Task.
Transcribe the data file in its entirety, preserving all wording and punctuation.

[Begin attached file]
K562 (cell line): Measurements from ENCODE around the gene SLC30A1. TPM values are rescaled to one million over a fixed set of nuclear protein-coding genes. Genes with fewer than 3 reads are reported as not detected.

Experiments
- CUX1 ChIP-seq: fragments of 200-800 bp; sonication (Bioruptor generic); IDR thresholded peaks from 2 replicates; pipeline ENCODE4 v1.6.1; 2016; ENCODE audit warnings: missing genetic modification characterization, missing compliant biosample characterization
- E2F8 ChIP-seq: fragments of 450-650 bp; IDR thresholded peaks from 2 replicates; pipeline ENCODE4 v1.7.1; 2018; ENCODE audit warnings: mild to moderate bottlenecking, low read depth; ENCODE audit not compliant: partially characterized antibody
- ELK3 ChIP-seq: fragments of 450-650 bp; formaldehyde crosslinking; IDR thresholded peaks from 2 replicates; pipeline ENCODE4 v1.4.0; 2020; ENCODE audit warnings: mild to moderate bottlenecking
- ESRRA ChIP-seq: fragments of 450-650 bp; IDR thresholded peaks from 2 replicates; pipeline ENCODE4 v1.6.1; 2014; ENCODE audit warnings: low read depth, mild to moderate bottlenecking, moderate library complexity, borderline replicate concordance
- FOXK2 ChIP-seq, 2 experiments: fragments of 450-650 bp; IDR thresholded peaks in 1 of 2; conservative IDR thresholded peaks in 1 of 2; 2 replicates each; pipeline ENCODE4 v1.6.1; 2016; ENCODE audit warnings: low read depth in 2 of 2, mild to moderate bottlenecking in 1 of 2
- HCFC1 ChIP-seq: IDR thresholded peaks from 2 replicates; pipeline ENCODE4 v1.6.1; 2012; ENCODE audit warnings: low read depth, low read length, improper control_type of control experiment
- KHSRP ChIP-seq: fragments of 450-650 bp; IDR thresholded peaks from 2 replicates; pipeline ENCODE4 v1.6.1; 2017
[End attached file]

K562 (cell line): Measurements from ENCODE around the gene SLC30A1. TPM values are rescaled to one million over a fixed set of nuclear protein-coding genes. Genes with fewer than 3 reads are reported as not detected.

Experiments
- CUX1 ChIP-seq: fragments of 200-800 bp; sonication (Bioruptor generic); IDR thresholded peaks from 2 replicates; pipeline ENCODE4 v1.6.1; 2016; ENCODE audit warnings: missing genetic modification characterization, missing compliant biosample characterization
- E2F8 ChIP-seq: fragments of 450-650 bp; IDR thresholded peaks from 2 replicates; pipeline ENCODE4 v1.7.1; 2018; ENCODE audit warnings: mild to moderate bottlenecking, low read depth; ENCODE audit not compliant: partially characterized antibody
- ELK3 ChIP-seq: fragments of 450-650 bp; formaldehyde crosslinking; IDR thresholded peaks from 2 replicates; pipeline ENCODE4 v1.4.0; 2020; ENCODE audit warnings: mild to moderate bottlenecking
- ESRRA ChIP-seq: fragments of 450-650 bp; IDR thresholded peaks from 2 replicates; pipeline ENCODE4 v1.6.1; 2014; ENCODE audit warnings: low read depth, mild to moderate bottlenecking, moderate library complexity, borderline replicate concordance
- FOXK2 ChIP-seq, 2 experiments: fragments of 450-650 bp; IDR thresholded peaks in 1 of 2; conservative IDR thresholded peaks in 1 of 2; 2 replicates each; pipeline ENCODE4 v1.6.1; 2016; ENCODE audit warnings: low read depth in 2 of 2, mild to moderate bottlenecking in 1 of 2
- HCFC1 ChIP-seq: IDR thresholded peaks from 2 replicates; pipeline ENCODE4 v1.6.1; 2012; ENCODE audit warnings: low read depth, low read length, improper control_type of control experiment
- KHSRP ChIP-seq: fragments of 450-650 bp; IDR thresholded peaks from 2 replicates; pipeline ENCODE4 v1.6.1; 2017